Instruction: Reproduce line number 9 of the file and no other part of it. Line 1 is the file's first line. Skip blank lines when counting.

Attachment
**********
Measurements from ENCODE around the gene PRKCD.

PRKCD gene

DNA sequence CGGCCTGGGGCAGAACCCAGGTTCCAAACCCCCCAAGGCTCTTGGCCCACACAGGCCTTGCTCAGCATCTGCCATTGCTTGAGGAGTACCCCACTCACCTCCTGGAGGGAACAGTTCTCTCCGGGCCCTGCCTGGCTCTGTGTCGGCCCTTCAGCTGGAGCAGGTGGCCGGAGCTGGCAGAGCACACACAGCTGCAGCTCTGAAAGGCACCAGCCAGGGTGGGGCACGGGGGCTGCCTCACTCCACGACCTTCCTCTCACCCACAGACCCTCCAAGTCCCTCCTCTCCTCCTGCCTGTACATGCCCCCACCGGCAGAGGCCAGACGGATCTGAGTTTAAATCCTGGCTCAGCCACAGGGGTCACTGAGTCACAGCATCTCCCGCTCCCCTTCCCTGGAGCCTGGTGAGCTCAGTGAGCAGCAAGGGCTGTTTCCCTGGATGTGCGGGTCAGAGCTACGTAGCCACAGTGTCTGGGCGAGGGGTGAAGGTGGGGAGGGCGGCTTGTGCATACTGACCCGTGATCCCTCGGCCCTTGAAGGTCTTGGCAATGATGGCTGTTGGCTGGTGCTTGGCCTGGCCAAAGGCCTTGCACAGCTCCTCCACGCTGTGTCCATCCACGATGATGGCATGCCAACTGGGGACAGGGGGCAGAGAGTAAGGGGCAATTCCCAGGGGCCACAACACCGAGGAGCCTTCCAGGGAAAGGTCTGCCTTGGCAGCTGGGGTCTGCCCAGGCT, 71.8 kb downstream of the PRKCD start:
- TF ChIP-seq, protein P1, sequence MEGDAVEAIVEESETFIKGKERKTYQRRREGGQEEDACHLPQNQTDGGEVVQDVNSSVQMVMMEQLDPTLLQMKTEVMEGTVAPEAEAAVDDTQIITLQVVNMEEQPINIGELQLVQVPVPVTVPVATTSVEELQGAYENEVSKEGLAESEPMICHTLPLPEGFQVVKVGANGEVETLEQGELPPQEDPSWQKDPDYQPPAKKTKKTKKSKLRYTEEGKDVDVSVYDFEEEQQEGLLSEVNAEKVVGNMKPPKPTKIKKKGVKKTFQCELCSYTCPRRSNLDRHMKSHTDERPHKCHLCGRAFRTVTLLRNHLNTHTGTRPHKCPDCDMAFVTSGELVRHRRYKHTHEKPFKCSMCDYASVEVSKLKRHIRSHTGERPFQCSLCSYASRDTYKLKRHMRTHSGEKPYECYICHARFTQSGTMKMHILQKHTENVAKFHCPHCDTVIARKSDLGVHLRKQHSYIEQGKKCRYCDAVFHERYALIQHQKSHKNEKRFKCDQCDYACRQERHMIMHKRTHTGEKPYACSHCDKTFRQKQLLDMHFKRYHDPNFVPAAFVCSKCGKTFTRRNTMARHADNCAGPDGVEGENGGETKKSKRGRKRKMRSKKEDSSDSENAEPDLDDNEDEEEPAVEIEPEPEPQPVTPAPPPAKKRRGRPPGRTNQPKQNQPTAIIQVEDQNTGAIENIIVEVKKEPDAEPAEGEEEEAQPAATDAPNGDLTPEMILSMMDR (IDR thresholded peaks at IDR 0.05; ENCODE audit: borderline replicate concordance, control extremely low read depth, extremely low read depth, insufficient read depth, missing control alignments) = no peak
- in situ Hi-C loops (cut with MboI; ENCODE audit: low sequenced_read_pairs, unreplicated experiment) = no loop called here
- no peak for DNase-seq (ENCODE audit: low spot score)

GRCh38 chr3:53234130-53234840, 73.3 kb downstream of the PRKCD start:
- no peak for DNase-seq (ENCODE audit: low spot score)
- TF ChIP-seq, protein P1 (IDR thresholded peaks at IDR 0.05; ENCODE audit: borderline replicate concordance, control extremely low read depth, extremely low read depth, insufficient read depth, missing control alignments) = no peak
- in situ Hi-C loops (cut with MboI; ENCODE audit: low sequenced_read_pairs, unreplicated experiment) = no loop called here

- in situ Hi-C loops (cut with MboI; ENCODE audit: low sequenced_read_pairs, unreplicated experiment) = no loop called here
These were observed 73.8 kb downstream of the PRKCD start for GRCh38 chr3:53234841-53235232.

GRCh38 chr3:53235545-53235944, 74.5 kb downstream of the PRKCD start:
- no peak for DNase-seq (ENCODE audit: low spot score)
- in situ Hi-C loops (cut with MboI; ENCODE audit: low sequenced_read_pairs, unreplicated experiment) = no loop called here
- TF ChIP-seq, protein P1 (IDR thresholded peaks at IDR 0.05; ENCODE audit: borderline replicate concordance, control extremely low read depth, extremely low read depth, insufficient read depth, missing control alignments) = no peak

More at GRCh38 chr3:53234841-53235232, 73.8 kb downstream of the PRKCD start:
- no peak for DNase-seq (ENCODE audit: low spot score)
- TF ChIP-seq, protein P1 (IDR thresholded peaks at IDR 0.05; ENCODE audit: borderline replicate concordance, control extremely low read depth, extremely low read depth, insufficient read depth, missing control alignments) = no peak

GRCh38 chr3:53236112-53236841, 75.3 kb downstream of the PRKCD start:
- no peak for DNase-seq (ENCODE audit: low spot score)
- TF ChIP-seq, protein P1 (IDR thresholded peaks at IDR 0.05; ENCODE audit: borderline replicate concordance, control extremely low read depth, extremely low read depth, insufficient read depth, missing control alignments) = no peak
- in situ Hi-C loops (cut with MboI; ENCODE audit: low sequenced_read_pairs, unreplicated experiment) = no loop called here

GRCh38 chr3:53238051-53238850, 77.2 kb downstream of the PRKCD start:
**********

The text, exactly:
- TF ChIP-seq, protein P1 (IDR thresholded peaks at IDR 0.05; ENCODE audit: borderline replicate concordance, control extremely low read depth, extremely low read depth, insufficient read depth, missing control alignments) = no peak